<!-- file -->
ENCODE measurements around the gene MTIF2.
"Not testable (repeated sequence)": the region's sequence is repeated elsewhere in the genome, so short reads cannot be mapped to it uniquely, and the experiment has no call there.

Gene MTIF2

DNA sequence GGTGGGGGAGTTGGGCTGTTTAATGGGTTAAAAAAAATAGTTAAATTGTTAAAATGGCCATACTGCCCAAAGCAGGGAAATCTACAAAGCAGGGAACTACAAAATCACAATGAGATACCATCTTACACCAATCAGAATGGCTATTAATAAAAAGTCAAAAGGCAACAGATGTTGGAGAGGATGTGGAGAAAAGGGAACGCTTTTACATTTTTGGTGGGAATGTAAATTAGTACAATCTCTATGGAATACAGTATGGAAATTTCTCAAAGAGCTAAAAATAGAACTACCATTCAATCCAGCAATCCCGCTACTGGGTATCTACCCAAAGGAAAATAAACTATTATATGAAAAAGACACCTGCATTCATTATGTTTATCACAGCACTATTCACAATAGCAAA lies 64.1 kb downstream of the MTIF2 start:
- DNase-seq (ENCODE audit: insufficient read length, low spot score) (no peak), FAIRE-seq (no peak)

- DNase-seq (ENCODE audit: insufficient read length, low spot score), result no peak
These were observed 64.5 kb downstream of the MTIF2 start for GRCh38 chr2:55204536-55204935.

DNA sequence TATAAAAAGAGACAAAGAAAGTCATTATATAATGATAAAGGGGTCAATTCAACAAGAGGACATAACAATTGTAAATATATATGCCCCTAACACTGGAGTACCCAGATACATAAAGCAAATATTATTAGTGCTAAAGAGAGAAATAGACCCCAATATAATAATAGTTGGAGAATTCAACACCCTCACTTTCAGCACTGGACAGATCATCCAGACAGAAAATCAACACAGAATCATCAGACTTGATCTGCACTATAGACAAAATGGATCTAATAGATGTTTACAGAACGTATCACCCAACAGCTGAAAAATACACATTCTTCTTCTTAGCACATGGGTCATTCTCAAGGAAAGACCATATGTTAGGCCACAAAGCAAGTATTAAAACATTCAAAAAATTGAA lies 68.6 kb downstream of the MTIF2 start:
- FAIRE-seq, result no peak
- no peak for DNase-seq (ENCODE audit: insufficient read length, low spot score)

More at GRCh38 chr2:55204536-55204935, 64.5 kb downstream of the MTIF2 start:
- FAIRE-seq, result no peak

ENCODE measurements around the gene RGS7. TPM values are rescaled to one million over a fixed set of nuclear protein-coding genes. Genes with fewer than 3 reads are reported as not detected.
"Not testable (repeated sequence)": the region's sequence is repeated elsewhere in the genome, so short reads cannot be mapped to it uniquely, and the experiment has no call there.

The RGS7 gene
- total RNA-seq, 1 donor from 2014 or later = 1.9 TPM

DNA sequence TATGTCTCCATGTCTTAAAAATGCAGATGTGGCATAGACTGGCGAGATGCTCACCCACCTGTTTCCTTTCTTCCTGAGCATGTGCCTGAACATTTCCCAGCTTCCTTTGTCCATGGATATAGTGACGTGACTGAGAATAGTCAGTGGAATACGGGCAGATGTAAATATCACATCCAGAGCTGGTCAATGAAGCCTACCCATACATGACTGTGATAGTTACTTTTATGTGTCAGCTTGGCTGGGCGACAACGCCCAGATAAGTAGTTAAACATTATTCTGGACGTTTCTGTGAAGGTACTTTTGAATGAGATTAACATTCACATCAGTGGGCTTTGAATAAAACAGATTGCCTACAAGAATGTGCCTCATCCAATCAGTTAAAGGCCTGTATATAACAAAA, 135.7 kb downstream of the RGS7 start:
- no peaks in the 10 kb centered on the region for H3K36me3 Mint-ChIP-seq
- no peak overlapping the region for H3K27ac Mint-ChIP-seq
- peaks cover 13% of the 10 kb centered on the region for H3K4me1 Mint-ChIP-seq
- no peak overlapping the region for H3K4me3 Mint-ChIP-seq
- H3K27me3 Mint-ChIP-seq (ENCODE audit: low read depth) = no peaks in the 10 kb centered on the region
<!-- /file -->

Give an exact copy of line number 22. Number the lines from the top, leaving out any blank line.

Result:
- H3K27me3 Mint-ChIP-seq (ENCODE audit: low read depth) = no peaks in the 10 kb centered on the region